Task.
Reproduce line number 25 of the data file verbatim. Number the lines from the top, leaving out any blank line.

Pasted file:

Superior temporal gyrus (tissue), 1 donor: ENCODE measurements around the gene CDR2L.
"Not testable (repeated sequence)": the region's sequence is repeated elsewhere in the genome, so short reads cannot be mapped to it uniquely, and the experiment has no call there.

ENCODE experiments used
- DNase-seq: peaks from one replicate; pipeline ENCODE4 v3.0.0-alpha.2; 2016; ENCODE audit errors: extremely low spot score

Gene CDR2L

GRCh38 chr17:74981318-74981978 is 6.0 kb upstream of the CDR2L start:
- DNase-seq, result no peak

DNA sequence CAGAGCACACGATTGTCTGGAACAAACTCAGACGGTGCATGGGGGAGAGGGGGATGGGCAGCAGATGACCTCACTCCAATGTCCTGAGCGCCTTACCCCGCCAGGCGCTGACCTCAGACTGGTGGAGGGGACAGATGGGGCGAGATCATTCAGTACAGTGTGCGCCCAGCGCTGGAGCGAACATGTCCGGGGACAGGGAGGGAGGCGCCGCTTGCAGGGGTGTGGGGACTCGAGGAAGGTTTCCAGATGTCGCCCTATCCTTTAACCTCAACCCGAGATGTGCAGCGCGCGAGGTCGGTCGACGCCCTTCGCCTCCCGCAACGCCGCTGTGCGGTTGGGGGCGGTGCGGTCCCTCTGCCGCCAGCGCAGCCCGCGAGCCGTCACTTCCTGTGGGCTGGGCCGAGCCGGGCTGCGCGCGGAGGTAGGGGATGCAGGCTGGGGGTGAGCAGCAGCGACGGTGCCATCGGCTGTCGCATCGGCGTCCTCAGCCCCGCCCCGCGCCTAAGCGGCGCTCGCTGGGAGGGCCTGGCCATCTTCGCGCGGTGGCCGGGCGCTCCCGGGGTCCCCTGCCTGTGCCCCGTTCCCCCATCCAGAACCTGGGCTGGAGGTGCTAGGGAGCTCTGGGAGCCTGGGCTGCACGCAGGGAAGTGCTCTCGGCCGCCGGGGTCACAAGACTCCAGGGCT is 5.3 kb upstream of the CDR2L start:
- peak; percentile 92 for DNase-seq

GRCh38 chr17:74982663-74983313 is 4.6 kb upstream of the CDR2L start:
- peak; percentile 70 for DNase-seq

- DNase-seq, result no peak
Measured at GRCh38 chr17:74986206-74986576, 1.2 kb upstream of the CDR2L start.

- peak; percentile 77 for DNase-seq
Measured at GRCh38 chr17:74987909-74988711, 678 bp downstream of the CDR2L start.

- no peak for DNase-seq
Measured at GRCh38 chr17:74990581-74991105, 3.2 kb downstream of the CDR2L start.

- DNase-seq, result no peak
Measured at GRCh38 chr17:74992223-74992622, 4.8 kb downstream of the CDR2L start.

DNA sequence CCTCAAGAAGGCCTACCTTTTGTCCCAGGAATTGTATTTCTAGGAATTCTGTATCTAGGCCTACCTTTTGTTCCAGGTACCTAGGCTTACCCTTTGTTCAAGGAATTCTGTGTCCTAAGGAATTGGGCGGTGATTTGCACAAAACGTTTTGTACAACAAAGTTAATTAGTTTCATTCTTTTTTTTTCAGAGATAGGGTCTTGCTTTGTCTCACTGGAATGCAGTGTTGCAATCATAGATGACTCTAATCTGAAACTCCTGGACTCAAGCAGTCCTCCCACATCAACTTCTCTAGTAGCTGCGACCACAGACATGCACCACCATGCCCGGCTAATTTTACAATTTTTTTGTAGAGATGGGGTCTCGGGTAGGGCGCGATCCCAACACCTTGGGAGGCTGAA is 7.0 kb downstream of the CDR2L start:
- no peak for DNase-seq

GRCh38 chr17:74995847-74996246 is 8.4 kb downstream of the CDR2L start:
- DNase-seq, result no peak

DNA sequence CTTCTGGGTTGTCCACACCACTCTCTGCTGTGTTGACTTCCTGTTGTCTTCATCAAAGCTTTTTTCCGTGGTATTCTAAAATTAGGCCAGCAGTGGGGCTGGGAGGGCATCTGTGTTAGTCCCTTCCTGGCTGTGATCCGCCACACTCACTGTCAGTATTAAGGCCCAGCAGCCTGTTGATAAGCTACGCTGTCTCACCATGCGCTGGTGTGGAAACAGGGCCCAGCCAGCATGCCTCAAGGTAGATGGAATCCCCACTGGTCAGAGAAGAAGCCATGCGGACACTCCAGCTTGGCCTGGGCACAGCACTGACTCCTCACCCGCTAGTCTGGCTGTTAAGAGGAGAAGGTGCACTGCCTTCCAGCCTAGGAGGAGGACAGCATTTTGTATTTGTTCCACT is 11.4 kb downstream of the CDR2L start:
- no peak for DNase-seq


- no peak for DNase-seq